Some companies are jumping the other way, converting from mainframes to other systems. A friend of mine who was an AS/400 BOFH for a company which processes a very high transaction volume was not fired, but was retrained by his company as a DBA and then given that role.

    3. Michael Wojcik Silver badge

      Re: Most commenters have missed the point

      Nobody, not IBM, not 3rd-party software providers, not companies, did feck-all to train the next gen of mainframe talent

      Micro Focus did have an academic outreach program for a number of years that saw several universities sign up. Exact numbers are hard to find, even within the company, but we did issue quite a number of "personal edition" licenses. It focused primarily on COBOL, though, not the mainframe-environment product features.

      There are programs out there teaching mainframe environments; you can find materials from them online if you poke around. They're certainly not marketed well, though.

  14. ISPFguru

    Wow. I wrote a column for NaSPA Technical Support magazine for over 11 years. Working Smarter.

    I have the original drafts of every single column. MS-Word. Also have many other articles from TSO Times, Z/Journal and others. About 50 articles and about 124 columns.

    I own these. 85% deal with TSO/ISPF/REXX with lots of examples, code, usage tips and lots more.

    Oh yeah, my primary job was a DBA!

    But I wrote lots (started in 1982) of ISPF code. In every mainframe language. COBOL, Assembler, REXX and yes, even CLIST.

    Would like to host this content somewhere.

    1. PM.

      Start a blog !

      After a while , you will get noticed. Let people know at. for example.

      You could contact a guy at oldvcr blog , perhaps ?

  15. Dan 55 Silver badge


    Mainframe Skills Depot

    Take your skills to the next level

    Login below to see all the content

    Sign In with IBMid

    Log in with Bureaucratic ID™ to see if you like whatever it is we're offering!

    I think with that first page alone they've just lost at least half the people who could be interested.

    1. Rod.h

      Re: Hilarious

      Following that link further it looks like the typical forum sign in/new account form. Though if you use LinkedIn it can bypass some of the needed information inputting steps and there's a bit of automatic data slurping occurring as for me it automatically has Country and State/Provence filled. Then there's the are you a student checkbox which on no brings up a company text field.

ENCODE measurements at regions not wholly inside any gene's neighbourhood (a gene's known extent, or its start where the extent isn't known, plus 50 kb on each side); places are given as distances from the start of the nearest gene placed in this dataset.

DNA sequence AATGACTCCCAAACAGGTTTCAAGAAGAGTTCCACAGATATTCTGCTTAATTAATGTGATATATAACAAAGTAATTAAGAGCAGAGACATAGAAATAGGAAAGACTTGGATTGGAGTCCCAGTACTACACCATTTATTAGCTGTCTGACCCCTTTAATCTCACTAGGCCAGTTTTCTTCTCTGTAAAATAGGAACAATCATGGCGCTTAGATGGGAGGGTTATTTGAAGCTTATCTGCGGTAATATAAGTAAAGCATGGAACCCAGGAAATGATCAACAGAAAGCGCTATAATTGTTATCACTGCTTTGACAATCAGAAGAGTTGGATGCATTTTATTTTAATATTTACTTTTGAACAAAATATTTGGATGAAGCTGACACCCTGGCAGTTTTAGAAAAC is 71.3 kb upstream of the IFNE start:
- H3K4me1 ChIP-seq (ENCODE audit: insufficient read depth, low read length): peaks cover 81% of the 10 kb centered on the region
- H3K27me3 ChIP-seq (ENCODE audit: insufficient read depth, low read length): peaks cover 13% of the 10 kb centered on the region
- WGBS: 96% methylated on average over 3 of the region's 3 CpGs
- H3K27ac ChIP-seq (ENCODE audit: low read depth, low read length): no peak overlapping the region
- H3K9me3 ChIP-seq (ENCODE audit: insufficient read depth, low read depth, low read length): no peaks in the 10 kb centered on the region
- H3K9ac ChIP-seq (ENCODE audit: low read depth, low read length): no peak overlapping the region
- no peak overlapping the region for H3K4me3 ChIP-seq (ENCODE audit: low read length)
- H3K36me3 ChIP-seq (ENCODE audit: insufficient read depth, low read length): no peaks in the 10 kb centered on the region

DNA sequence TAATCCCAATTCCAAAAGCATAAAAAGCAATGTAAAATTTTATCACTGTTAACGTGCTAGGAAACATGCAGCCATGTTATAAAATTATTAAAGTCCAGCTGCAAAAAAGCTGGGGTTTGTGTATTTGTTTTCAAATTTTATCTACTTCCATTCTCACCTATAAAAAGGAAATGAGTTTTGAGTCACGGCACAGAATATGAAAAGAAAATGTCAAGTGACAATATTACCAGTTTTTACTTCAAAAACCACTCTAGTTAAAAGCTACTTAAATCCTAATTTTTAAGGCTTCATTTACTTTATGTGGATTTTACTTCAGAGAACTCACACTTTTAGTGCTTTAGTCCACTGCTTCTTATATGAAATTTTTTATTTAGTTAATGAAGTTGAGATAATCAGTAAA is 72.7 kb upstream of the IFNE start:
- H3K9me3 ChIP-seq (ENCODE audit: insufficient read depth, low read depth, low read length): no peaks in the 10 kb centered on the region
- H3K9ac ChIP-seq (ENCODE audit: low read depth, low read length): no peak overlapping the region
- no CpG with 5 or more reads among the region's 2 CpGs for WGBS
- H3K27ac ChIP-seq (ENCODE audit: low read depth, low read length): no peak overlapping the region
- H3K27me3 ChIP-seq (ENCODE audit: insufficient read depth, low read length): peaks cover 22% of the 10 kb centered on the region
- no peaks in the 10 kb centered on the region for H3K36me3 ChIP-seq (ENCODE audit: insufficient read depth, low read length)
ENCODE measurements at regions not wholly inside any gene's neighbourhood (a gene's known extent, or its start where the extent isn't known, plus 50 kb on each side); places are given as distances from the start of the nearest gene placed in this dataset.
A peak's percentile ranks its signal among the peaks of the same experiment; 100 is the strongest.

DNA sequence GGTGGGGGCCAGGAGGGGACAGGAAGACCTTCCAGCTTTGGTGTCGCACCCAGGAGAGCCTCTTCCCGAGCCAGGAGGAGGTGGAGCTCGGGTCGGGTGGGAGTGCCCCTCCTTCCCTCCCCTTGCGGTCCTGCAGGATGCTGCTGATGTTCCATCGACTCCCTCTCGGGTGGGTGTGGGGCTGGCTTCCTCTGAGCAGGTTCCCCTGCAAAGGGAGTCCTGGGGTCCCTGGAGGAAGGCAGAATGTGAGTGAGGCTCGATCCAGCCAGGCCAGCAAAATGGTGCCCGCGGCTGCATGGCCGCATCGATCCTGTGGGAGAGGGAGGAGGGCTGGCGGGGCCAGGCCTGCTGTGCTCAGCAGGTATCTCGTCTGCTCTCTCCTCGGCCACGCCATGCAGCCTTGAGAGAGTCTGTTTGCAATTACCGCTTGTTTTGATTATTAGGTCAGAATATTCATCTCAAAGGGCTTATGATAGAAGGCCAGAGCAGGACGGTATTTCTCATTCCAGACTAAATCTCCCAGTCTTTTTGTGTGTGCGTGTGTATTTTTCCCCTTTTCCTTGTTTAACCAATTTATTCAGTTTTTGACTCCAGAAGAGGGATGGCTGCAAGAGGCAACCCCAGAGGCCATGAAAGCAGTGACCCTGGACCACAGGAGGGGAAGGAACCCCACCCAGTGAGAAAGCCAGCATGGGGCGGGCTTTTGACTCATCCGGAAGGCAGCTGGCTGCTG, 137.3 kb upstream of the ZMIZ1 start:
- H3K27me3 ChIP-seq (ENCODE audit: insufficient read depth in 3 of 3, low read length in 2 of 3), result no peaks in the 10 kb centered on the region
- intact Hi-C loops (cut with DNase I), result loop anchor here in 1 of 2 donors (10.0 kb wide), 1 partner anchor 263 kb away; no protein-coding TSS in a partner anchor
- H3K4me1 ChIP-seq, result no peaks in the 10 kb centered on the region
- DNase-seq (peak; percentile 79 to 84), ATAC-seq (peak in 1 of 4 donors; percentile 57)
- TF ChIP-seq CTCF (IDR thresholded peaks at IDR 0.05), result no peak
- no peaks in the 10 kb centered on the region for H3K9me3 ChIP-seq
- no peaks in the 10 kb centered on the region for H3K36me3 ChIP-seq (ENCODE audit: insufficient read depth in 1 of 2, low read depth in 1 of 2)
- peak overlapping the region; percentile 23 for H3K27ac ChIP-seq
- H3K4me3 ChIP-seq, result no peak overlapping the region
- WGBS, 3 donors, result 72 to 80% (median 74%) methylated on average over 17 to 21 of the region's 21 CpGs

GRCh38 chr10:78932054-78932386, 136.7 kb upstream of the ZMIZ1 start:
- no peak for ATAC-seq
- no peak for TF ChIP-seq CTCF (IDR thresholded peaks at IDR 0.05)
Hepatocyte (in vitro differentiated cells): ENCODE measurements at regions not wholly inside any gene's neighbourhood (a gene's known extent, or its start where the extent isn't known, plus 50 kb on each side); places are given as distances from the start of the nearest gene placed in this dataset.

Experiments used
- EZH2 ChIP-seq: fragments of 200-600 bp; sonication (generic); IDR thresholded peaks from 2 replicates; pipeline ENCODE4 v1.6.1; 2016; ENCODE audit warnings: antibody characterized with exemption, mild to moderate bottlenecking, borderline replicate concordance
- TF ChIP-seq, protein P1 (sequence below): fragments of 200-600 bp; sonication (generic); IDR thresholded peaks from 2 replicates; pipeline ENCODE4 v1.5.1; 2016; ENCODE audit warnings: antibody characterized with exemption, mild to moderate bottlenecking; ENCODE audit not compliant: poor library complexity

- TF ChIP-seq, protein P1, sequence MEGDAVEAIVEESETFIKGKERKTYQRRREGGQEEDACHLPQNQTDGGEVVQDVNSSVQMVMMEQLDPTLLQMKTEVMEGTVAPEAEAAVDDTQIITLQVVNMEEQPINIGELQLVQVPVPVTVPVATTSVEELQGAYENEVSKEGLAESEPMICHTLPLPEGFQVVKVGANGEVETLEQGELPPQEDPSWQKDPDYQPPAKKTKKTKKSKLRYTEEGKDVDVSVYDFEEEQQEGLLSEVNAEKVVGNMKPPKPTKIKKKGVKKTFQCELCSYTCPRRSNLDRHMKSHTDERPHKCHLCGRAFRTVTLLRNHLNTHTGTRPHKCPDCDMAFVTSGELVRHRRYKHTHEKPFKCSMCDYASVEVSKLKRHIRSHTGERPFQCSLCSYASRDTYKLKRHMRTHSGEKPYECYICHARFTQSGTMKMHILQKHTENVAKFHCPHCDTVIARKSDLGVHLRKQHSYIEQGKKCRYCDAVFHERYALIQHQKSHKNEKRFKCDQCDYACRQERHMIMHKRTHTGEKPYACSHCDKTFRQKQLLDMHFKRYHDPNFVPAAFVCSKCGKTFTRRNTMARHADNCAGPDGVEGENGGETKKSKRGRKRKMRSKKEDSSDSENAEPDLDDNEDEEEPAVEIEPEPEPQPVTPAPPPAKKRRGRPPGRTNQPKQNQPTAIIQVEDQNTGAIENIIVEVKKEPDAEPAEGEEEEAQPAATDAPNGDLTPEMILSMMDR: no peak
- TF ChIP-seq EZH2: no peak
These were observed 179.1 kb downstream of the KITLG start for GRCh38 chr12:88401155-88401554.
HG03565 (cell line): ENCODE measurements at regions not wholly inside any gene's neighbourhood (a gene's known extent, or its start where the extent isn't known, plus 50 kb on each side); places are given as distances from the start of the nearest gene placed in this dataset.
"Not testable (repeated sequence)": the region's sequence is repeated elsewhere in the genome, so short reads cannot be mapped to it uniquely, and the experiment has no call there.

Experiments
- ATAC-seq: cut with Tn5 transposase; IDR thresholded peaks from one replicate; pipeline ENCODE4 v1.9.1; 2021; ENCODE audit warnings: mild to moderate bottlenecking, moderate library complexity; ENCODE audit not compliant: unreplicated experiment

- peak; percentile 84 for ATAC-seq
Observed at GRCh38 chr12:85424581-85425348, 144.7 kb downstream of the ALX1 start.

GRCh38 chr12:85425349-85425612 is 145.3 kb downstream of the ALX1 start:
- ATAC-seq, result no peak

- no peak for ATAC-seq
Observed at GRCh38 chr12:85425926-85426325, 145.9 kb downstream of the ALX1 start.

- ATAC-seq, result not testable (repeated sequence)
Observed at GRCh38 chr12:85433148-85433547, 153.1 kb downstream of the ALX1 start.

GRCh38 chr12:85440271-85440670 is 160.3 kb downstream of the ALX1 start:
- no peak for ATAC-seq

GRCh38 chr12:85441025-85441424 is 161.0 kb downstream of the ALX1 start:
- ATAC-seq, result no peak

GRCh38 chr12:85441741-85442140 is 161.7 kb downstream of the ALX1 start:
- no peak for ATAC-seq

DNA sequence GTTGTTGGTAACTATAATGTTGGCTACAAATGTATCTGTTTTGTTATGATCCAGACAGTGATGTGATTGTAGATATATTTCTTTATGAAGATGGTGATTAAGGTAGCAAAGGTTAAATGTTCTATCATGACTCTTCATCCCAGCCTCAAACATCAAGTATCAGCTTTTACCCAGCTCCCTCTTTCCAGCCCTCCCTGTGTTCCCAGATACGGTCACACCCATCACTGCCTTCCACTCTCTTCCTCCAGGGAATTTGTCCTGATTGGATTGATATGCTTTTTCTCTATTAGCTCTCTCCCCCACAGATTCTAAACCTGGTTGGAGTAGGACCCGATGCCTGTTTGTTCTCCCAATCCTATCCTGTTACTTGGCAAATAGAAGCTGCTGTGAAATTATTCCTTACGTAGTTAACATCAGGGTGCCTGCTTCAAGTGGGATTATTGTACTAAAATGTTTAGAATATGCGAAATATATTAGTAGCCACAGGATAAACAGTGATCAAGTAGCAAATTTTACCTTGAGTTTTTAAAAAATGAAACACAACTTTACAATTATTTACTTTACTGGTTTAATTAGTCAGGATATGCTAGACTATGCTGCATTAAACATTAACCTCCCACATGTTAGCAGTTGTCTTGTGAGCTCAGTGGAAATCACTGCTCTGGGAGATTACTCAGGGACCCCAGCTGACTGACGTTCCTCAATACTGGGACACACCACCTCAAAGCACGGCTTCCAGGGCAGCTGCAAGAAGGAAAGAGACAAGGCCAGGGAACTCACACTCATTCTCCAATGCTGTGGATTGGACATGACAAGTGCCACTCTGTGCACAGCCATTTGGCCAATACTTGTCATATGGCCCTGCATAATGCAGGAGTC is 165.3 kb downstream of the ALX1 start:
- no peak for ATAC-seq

16. James Anderson

    What happend when you swallow your own BS

    For at least two decades the mainframe division was the only one thatmade real money. However this was not s good story to tell on Wall Street. So they employed olympic standard accounting gymnastics to make LUW, Watson, Cloud look profitable.

    Moving of the mainframe is now a very profitable niche market. CA in particular have a very nice set of tools for moving CICS/DB2 workloads on to local x86/Linux or the major cloud platforms.

    So hey guys come and train as a steam engine driver, get a genuine 1970s salary.

  17. Tubz Silver badge

    If only IBM didn't sack so many experienced mainframe engineers for getting too old and not thinking about passing on decades of experience, which should be worth millions in revenue if you take the blinkered accountants, short sighted short term profits and senior management out of the equation !

  18. Bebu Silver badge

    "So hey guys come and train as a steam engine driver"

    《So hey guys come and train as a steam engine driver, get a genuine 1970s salary.》

    You would get a thousandfold more takers. The 70s salary would be icing as just about every trainee would happily pay for the privilege. Who as a kid didn't want to be a locomotive driver? Casey Jones tv series.

    Some of the Multicians might be attracted to IBM big iron but I suspect they had a bit more class. ;)

  19. Binraider Silver badge

    Honestly, mainframe is IBM's only remaining USP. That it's been allowed to rot so much says so much in itself.

    I worked on an S/390 arrangement roughly 20 years ago and can safely say it was one of the best thought out systems I've ever been anywhere near in terms of resilience and support chain.

  20. Anonymous Coward
    Anonymous Coward

    It's the same where i work

    Kicking the problem into the long grass no mentoring and any kids they do take on are given such a poor starting salary they will not stay for long.

  21. Sceptic Tank Silver badge

    The Painframe

    Once I was a mainframe programmer. That must the worst computing environment ever devised in ca. 300,000 years of human history.

    1. Binraider Silver badge

      Re: The Painframe

      Was that the mainframe itself, or the software environment that you had to operate around it?

      Being stuck with Fortran 77 is not an uncommon (it's how I got into it in fact, what being science background and mandatory F77 courses that go with that). Though a genuinely modern mainframe you can more or less pick whatever you like within the constraints of what your sysadmins will allow. If they haven't virtualised it for dev, prod, environments and so forth etc. they are missing half the point in having such a machine.